"I knew from a young age growing up with a father in the fire service that becoming a firefighter was the occupation for me. This inspired me to study hard at school and maintain very good fitness standards until the time came when I could apply.
I really wanted an occupation where I could make a difference to others and knew I would be able to do this in the fire service.
I joined the Service in September 2002 and am now an operational Watch Manager on Green Watch based at Paignton.
Every day throws up different challenges and no matter who you are there is always something to learn or develop.
I know it’s a cliché but your watch become almost a second family. You see and experience so much together that you form a strong bond and I have made lifelong friends through the job.
There’s no Monday morning feeling. Some shifts are more challenging than others, but I can’t remember a time I felt that way in the past 18 years.
Your watch play a crucial role during times when things can become too much, and it’s always good to use mentors especially when new to help.
Operationally, you have to be at your best all the time. This can be mentally exhausting even on quiet shifts due to the pressure. You do get used to switching on and off when needed.
Throughout my 18-year career I have attending multiple incidents as both a firefighter and an officer in charge. These include large chemical spills, basement fires and large building fires such as the Cathedral Green fire.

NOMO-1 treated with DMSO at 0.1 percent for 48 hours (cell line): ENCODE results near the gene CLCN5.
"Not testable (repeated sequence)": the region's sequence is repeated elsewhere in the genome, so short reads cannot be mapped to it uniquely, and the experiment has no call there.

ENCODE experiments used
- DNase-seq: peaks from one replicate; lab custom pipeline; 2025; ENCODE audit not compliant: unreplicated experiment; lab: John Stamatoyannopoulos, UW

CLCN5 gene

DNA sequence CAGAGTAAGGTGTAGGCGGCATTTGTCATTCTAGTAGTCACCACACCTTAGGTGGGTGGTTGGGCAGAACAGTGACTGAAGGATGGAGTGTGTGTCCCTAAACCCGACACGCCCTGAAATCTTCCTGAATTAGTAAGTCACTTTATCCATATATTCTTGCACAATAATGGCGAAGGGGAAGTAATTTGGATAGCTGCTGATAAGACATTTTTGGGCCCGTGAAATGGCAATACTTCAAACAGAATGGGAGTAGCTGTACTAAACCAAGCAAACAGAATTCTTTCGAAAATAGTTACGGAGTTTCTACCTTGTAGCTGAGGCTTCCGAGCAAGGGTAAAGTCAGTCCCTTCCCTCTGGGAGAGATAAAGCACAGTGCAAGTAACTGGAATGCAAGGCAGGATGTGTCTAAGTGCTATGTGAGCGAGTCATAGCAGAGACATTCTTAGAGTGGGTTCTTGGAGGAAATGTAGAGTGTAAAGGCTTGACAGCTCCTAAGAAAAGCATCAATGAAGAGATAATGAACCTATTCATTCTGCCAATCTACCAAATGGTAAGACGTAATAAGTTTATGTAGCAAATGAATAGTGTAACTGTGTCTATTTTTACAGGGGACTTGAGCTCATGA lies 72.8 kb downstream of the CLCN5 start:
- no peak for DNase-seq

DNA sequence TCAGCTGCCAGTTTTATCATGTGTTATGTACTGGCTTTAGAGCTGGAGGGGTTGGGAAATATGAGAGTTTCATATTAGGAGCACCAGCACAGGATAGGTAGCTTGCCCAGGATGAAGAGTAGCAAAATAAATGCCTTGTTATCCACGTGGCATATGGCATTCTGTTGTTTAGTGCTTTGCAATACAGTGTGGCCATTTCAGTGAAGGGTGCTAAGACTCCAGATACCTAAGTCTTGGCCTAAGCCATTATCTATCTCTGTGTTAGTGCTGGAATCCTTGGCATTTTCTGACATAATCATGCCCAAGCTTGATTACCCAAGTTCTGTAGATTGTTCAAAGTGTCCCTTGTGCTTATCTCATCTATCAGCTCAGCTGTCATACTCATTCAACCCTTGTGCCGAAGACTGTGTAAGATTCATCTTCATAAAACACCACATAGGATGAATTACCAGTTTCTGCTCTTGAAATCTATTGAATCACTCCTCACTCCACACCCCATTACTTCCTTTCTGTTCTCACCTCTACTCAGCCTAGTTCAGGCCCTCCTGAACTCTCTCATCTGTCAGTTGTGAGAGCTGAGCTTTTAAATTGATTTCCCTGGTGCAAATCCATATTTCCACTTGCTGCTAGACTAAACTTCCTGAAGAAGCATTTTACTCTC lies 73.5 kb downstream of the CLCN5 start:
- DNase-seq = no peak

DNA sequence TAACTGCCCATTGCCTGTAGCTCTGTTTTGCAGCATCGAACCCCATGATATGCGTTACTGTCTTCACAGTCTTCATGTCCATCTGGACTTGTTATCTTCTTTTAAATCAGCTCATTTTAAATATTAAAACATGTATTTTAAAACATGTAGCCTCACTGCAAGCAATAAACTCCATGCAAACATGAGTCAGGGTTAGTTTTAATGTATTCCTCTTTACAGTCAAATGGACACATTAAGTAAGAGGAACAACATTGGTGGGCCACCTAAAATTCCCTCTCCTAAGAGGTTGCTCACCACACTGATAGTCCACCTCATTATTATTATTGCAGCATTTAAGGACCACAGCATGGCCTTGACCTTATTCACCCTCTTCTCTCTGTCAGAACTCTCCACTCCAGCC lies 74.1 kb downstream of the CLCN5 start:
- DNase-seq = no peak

Each of these incidents have required me to be at the very top of my game and rely on years of knowledge and experience. They’ve also required me to work to exhaustion and to have the self-discipline to know the difference between being tired and when I’m no longer able to be effective safely.
My advice to a new recruit would be to start reading more, even if its fiction, especially if it’s been a while since you last studied. The first few years in the Fire Service will require you to take in vast amounts of procedural and technical information and this will help prepare you.
Push yourself to achieve a very good level of fitness incorporating both lifting and cardio. Work on endurance as it’s not unknown to have more than one large fire in a shift. Many activities undertaken at incidents will require you to dig deep and push on, a lot of this is psychological and those times when you’ve really challenged yourself in training will help with this.
The shift system will mean you’ll miss some birthdays and family events over your career. For every down about the shift though there are many positives including more time at home, many class the shift pattern as a benefit to the occupation.
Remember that most applicants will not be successful on their first application. Resilience is crucial as a firefighter, use the time before your next application to review, adapt and improve rather than give up.